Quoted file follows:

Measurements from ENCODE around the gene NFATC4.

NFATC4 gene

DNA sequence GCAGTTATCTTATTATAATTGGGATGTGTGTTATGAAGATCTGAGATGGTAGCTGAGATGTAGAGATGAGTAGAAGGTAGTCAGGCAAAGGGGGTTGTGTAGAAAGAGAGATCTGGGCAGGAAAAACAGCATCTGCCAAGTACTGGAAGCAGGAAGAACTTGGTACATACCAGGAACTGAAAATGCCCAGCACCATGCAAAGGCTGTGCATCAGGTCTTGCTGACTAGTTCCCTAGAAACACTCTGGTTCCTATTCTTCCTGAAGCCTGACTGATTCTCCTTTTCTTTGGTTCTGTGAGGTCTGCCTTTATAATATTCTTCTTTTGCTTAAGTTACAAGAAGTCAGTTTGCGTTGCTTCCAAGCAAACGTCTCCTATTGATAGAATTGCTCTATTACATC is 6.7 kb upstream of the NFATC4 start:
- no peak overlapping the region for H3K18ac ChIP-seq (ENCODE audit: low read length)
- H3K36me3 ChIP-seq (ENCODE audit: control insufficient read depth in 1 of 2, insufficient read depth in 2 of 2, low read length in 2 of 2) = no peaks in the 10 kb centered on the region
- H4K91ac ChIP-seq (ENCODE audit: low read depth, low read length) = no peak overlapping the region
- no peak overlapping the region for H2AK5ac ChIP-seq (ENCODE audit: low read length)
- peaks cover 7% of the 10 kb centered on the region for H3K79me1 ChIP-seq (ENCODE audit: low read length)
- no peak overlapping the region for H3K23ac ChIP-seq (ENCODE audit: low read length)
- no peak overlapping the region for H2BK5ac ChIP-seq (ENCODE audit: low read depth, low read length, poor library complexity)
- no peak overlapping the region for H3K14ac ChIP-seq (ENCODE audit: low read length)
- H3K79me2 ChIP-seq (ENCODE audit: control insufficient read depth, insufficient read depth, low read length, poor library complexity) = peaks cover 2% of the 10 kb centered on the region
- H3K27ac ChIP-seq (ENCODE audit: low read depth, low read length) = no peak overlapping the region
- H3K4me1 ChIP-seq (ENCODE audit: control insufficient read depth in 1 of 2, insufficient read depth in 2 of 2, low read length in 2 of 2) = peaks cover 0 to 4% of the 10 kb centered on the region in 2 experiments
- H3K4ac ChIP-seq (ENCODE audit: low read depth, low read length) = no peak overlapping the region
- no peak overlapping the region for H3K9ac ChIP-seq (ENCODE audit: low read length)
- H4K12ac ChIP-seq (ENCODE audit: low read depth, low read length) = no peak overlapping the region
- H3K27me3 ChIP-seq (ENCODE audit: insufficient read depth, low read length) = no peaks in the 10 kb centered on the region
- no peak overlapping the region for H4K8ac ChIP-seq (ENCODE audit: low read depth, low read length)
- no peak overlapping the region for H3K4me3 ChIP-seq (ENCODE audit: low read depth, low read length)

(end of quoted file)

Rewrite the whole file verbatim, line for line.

Measurements from ENCODE around the gene NFATC4.

NFATC4 gene

DNA sequence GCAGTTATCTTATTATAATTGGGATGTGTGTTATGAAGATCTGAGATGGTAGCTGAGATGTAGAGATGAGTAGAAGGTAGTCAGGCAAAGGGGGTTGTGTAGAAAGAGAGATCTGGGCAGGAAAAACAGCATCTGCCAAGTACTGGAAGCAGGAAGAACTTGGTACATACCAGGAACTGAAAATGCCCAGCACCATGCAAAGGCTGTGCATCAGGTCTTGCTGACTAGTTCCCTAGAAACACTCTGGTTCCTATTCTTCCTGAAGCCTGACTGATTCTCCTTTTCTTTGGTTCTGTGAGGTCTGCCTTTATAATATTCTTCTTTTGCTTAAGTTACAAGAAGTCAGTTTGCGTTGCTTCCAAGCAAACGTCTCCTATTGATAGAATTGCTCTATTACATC is 6.7 kb upstream of the NFATC4 start:
- no peak overlapping the region for H3K18ac ChIP-seq (ENCODE audit: low read length)
- H3K36me3 ChIP-seq (ENCODE audit: control insufficient read depth in 1 of 2, insufficient read depth in 2 of 2, low read length in 2 of 2) = no peaks in the 10 kb centered on the region
- H4K91ac ChIP-seq (ENCODE audit: low read depth, low read length) = no peak overlapping the region
- no peak overlapping the region for H2AK5ac ChIP-seq (ENCODE audit: low read length)
- peaks cover 7% of the 10 kb centered on the region for H3K79me1 ChIP-seq (ENCODE audit: low read length)
- no peak overlapping the region for H3K23ac ChIP-seq (ENCODE audit: low read length)
- no peak overlapping the region for H2BK5ac ChIP-seq (ENCODE audit: low read depth, low read length, poor library complexity)
- no peak overlapping the region for H3K14ac ChIP-seq (ENCODE audit: low read length)
- H3K79me2 ChIP-seq (ENCODE audit: control insufficient read depth, insufficient read depth, low read length, poor library complexity) = peaks cover 2% of the 10 kb centered on the region
- H3K27ac ChIP-seq (ENCODE audit: low read depth, low read length) = no peak overlapping the region
- H3K4me1 ChIP-seq (ENCODE audit: control insufficient read depth in 1 of 2, insufficient read depth in 2 of 2, low read length in 2 of 2) = peaks cover 0 to 4% of the 10 kb centered on the region in 2 experiments
- H3K4ac ChIP-seq (ENCODE audit: low read depth, low read length) = no peak overlapping the region
- no peak overlapping the region for H3K9ac ChIP-seq (ENCODE audit: low read length)
- H4K12ac ChIP-seq (ENCODE audit: low read depth, low read length) = no peak overlapping the region
- H3K27me3 ChIP-seq (ENCODE audit: insufficient read depth, low read length) = no peaks in the 10 kb centered on the region
- no peak overlapping the region for H4K8ac ChIP-seq (ENCODE audit: low read depth, low read length)
- no peak overlapping the region for H3K4me3 ChIP-seq (ENCODE audit: low read depth, low read length)